According to a study by New York University, a whopping 83 percent of consumers said IVRs either provide them with no benefit at all or are only provided as a cost savings opportunity for the companies that deploy them.
Certainly a key component of customer dissatisfaction with IVRs is that people don’t like to be forced to use a machine. However, a customer-centric Voice User Interface (VUI) design can achieve and strengthen customer satisfaction by enabling users to navigate IVR options with ease and to get their tasks resolved quickly and efficiently.
Here are 10 best practices for VUI designers to make the IVR a go-to destination for customers:
- Always provide customers with a live associate option. Although an IVR menu should be designed so that it’s easy for customers to navigate and locate answers to their questions, the first rule of the IVR is providing customers with an option to reach a live associate. A well-designed IVR menu should continuously offer a live associate option for callers.
- Make ‘call recording’ announcements only on transfers. Customers understand that calls are often recorded for quality assurance purposes. But they don’t need to hear constant reminders of this – nor do they want to. Make call recording announcements known only when it’s necessary to do so.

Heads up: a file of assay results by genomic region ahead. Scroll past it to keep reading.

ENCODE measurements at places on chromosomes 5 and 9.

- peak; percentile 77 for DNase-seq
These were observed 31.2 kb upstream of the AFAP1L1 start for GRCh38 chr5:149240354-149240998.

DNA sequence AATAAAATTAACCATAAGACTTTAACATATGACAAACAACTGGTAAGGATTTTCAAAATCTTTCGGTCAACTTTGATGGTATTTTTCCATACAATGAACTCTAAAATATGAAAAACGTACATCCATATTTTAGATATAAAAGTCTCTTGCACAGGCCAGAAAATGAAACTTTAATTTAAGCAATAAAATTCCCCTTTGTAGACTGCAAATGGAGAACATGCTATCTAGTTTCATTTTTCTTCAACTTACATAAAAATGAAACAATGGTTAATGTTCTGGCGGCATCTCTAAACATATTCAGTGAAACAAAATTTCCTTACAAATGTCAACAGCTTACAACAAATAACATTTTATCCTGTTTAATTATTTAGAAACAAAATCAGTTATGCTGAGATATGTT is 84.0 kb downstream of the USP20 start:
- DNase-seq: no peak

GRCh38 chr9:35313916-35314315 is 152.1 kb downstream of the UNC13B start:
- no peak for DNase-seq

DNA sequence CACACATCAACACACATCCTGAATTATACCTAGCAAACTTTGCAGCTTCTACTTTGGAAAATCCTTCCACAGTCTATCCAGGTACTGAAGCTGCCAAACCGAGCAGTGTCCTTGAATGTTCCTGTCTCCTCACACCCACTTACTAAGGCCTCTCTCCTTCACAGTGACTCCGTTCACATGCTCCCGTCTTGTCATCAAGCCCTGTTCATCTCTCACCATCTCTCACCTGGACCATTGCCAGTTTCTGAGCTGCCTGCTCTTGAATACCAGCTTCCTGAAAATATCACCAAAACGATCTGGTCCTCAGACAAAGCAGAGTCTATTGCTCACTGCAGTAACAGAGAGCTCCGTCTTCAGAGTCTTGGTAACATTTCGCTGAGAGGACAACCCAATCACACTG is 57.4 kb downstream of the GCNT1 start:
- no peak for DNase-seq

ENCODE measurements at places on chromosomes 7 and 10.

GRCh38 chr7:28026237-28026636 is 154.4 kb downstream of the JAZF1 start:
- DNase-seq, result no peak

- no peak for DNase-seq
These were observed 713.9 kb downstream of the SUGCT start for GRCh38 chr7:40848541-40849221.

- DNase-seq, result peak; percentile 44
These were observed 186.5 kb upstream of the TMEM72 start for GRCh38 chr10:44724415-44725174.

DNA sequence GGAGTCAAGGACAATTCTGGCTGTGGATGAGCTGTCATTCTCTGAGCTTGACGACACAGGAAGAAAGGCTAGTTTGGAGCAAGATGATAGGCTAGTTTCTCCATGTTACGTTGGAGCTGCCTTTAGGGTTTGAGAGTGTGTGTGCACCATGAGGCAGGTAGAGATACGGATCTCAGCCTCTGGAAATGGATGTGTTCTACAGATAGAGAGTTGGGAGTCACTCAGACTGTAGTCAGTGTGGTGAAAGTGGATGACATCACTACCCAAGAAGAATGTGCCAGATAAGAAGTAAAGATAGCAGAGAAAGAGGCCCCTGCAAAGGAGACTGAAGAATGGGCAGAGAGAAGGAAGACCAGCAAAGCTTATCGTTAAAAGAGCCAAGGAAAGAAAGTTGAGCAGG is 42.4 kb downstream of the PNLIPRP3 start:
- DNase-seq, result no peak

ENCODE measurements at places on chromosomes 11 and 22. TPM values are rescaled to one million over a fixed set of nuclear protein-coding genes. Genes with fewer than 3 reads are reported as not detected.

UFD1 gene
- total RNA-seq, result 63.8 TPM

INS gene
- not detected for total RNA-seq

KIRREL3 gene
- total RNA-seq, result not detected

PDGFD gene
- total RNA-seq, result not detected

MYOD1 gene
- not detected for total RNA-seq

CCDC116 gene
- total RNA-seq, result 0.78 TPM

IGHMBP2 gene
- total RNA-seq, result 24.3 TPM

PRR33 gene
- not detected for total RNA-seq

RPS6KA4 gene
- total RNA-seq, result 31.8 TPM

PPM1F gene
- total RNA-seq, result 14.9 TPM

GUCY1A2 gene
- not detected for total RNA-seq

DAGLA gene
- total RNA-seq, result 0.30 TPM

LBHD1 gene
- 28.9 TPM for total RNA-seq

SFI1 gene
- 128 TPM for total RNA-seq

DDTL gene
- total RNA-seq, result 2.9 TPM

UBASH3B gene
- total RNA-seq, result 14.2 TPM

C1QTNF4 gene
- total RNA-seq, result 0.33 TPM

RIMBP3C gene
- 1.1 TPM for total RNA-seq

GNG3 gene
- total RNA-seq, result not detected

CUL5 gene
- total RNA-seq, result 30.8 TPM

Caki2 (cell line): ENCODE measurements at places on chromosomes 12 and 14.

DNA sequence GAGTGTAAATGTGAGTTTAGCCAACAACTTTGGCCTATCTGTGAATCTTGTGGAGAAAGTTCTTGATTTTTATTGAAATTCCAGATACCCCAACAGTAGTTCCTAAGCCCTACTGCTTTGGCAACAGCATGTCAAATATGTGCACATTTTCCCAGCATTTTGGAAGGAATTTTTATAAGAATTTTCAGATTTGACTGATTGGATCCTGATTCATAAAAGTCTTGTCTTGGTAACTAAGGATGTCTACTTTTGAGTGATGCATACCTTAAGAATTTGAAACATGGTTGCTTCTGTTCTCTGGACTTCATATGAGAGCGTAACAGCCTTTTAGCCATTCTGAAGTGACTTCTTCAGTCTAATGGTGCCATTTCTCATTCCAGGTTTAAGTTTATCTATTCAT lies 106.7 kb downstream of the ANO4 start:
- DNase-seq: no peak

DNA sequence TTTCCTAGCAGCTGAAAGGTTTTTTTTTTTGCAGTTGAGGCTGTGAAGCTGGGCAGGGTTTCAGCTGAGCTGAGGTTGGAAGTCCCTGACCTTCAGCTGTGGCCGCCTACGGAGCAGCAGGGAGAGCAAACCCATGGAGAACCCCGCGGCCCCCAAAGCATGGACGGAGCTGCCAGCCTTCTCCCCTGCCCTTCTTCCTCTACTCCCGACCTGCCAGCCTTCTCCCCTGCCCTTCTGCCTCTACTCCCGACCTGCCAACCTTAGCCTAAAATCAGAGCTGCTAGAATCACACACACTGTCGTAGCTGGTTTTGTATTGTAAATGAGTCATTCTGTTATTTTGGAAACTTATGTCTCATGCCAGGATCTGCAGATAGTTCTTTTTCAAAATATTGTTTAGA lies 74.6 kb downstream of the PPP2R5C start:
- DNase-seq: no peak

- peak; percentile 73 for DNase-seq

- Offer a non-primary language at the end of the initial menu. Placing this option early in the IVR experience is helpful to customers and recognizes their needs and preferences.
- Keep main menu options to 30 seconds. Simplifying the main menu options strengthens the customer experience while making the IVR experience more efficient.
- The IVR should sound like an associate. VUI designers can further humanize the IVR experience by entering voice responses that sound like an associate. This includes using the right inflection and tone at the right moments (e.g., “You’re calling about your balance, is that right?”).
- Use silence for turn-taking. Provide pauses to allow customers to enter information or speak just as they would in a conversation with an associate. Be sure to allow IVR users enough time to respond.
- Allow barge-in for all prompts. If your IVR application doesn’t allow callers to interrupt make sure the prompts are worded so that callers know they shouldn’t speak until the prompt is completed.
- Make sure instructions are provided only when an error is made. IVR users can easily become testy and frustrated. There’s no need to further irritate them by issuing superfluous instructions.
- Error correction should always use different words to re-prompt the caller. One of the frustrations for IVR users is when they get stuck on a prompt or a command. To prevent this from happening, rephrase the options available for callers if they make a mistake with a prompt.
- Information provided by a customer to the IVR should be extended to an associate. One of the greatest frustrations for customers is having to repeat to an associate information they just entered into an IVR. Make it a seamless experience for them.